Verses 19-21: What promise does the Lord make in these verses? To whom is the promise made? How is that promise relevant to what was prophesied in verses 16-19? How does the promise of these verses relate to us in the latter-days?

Chapter 23

Verses 1-9: What is the job of a shepherd? What do these shepherds do? These shepherds were probably the kings of Judah. What were they doing to scatter their people? Who are our shepherds? What might one of them do to scatter the flock? What promise for the future is held out for God’s people? Who will eventually bring them back to their own homes? Who is the “righteous Branch”? Why describe him that way? What does Jeremiah mean when he talks of the return of judgment and justice? How are the two related? In what way is the gathering of Israel in the last days akin to the deliverance of Israel from bondage in Egypt? How different?

Verses 9-40: In reading these verses, remember that Jerusalem was full of self-appointed prophets who opposed Jeremiah. How are Jeremiah’s times like Christ’s in this respect? Are there false prophets today? Where do we find them? Who would be equivalent to the false prophets and priests in the time of the Savior? How do Jeremiah and the Lord describe these prophets and priests? Why the reference to Samaria, the capital of the northern kingdoms? In what way is the reference to Sodom and Gomorrah applicable? Why would their message of peace be confusing to people such as Laman and Lemuel?

Chapter 29

Verses 1-3: Jeremiah writes a letter to the Jews in Babylon, those deported in 597 B.C. (The final deportation will occur in 586.) Why are they described as “the residue”? In other words, why would those who have been deported be the residue rather than those who remained behind?

Verses 4-7: What is the substance of Jeremiah’s letter? Why did the Lord give this commandment rather than a commandment to rebel and escape? How does Jeremiah’s instruction compare to the twefth Article of Faith? Are there any important differences?

Verses 10-14: Note that “seventy years” probably means “a long, indefinite time.” What does the Lord promise them at the end of that time? (In verse 11, “expected end” is probably better translated “hopeful future.”) On what condition will the promise be fulfilled? What does it mean to seek the Lord with all one’s heart? What indication do we have in these verses that this promise refers to more than just a return from Babylon?

Verses 8-9, 15-32: Note that the false prophets had also arisen in Babylon. What does the Lord decree for them? Note the reference to their being burned in a fiery furnace. What had they been doing wrong in Babylon? Notice that some the false prophets such as Shemaiah vilify Jeremiah even after they have been taken captive into Babylon. Why might they do so?

Chapter 31

This chapter consists of an introduction, verse 1, and four poems: verses 2-6, 7-14, 15-22, and 23-40.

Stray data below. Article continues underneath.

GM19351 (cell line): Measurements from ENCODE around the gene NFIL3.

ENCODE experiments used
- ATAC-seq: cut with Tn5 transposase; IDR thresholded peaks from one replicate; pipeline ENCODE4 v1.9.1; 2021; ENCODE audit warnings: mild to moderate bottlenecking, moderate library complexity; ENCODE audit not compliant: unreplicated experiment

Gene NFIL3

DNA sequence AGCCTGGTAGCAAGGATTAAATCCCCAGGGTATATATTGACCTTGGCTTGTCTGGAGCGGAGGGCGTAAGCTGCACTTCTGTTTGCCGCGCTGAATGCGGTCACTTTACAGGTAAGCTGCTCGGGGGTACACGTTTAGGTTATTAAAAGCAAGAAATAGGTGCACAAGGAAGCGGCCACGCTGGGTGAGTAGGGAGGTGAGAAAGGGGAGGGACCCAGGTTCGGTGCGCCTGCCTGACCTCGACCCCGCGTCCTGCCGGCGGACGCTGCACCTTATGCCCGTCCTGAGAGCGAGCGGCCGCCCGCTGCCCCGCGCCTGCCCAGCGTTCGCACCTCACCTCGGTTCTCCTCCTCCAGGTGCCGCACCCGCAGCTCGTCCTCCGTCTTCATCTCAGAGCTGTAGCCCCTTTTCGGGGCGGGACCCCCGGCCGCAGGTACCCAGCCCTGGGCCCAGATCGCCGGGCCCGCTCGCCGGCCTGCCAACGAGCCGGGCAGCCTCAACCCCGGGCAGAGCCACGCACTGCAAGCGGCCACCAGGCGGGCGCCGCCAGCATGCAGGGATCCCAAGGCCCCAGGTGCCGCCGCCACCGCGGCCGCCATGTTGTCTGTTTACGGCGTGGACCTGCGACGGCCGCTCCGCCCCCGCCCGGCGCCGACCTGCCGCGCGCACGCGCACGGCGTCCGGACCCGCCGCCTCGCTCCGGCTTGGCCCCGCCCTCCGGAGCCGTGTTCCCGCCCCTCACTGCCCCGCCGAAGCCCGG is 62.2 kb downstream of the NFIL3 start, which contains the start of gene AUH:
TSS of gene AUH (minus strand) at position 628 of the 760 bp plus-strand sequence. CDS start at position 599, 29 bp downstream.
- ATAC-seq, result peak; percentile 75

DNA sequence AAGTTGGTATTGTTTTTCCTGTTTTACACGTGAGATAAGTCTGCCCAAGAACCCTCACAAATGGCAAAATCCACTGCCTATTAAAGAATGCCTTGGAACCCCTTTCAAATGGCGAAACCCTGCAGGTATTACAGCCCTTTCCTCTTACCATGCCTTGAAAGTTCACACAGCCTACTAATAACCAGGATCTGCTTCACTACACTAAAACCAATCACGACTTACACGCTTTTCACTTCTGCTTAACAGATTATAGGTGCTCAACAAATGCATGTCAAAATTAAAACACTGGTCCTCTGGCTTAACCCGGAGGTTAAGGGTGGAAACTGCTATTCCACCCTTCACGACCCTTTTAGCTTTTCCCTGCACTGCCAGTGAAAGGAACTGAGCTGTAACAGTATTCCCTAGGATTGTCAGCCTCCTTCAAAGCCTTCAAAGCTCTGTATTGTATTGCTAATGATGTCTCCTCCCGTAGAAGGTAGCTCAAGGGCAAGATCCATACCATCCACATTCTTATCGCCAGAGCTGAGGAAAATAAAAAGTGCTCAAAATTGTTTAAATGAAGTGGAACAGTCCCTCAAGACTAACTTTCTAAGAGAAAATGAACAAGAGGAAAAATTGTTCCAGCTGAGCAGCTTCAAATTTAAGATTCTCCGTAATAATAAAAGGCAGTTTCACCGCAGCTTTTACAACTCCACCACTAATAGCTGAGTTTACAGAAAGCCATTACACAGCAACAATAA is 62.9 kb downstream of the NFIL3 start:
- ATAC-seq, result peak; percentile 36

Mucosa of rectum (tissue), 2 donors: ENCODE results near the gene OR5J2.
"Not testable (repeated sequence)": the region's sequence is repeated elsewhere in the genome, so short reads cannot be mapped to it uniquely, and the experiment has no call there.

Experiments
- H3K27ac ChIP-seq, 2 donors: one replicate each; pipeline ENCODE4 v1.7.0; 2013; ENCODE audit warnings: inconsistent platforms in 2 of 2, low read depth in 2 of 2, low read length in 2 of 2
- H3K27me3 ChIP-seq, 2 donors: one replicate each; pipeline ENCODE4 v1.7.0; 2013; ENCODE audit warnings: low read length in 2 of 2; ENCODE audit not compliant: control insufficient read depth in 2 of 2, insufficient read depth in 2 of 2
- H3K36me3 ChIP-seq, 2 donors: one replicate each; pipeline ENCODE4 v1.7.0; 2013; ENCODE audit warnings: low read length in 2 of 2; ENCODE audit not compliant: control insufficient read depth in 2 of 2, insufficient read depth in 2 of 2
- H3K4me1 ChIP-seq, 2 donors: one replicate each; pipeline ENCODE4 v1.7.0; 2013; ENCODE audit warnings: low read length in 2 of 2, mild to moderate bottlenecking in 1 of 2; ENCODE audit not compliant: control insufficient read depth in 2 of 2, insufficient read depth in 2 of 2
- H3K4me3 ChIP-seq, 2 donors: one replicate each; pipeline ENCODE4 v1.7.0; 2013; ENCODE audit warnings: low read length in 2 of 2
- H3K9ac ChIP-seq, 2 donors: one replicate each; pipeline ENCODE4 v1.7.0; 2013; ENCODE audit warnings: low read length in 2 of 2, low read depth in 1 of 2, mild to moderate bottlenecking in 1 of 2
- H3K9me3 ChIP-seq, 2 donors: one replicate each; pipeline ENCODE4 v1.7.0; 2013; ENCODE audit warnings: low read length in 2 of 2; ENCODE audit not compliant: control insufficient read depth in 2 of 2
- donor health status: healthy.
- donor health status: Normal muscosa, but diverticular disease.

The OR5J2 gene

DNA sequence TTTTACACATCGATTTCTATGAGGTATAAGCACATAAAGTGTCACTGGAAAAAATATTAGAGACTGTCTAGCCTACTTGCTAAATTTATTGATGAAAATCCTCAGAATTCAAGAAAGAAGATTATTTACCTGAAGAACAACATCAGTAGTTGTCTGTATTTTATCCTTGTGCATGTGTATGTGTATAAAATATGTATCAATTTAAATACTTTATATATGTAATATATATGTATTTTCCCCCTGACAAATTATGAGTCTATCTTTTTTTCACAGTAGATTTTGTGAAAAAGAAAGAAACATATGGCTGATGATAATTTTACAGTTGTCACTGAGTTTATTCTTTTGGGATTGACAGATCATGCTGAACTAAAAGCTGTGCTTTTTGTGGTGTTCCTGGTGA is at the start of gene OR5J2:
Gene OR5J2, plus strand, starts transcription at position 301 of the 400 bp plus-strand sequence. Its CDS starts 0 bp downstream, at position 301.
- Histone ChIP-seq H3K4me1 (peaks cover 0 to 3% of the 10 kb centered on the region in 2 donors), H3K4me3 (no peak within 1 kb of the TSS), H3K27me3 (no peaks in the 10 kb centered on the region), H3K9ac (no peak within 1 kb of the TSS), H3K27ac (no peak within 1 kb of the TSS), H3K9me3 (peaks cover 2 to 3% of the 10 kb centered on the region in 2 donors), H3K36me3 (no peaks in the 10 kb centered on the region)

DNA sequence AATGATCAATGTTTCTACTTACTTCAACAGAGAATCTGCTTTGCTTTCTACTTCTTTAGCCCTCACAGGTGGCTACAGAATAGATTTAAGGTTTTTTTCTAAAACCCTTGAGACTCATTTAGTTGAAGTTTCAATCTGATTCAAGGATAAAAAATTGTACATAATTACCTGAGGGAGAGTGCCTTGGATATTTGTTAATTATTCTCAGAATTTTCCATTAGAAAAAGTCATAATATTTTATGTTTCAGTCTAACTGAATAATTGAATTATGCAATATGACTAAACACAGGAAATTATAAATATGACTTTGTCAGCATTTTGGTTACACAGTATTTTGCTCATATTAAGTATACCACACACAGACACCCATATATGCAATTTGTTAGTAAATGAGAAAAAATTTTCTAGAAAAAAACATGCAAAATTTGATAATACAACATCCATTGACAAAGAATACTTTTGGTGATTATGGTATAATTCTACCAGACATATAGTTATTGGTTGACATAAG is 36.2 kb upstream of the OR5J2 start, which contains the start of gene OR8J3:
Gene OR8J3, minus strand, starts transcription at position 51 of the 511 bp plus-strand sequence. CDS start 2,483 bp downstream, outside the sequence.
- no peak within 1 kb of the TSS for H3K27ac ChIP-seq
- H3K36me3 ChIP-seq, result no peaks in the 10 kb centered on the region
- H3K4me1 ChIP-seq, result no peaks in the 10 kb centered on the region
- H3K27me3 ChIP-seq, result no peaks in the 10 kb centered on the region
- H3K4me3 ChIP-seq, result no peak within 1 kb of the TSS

Verse 1: Of what time is the Lord speaking here? Is it significant that he speaks of being the God of all the families of Israel rather than all the individuals of Israel? If so, how?

Verses 2-6: What does the Lord promise for the future of Israel? Of what is the wilderness or desert a symbol in verse 2? What does he mean by the term “everlasting love” (verse 3)? In what sense is his love everlasting? Why is it everlasting? In what has the Lord shown his love for Israel? Usually watchmen keep intruders and thieves out. What do these watchmen do (verse 6)?

Verses 7-14: In Israel’s history, where have we previously seen this event? When will those taken into Babylon see it? What does it mean to us? In verse 8, why does the Lord emphasize the return of those who are physically disadvantaged? How will this journey in the wilderness differ from the earlier one (verse 9)? Why are the islands of the sea and distant nations called as witnesses (verse 10)? Compare and contrast the scene of this poem to that of Jeremiah 6:26, and 16:1-9. What do you learn?

Verses 15-22: Ramah (verse 15) was the home of Samuel and near the burial place of Rachel. (Compare Genesis 35:18-19.) Jeremiah 40:1 tells us that Ramah was a stopping off place for those on their way from Jerusalem to exile in Babylon. How is it relevant to this poetic prophecy? How did Matthew use this verse from Jeremiah (Matthew 2:18)? Compare verse 18 to Hosea 4:16 and 10:11. What does that comparison reveal? What does Jeremiah mean by comparing Ephraim to a bullock unaccustomed to the yoke (verse 18)? Keep in mind that the bull (or calf) is sometimes used as the symbol of Ephraim—for example, in the construction of the golden calf by the northern tribes after their break from Jerusalem. What is the yoke in the analogy? How does the Lord feel about the tribe of Ephraim? Is this one of the reasons that only Joseph and his two sons Ephraim and Manasseh will be given a home in the New Jerusalem, while all the other tribes will be headquartered in Jerusalem? In verse 22, perhaps the word “compass” should, instead, be translated “protect.”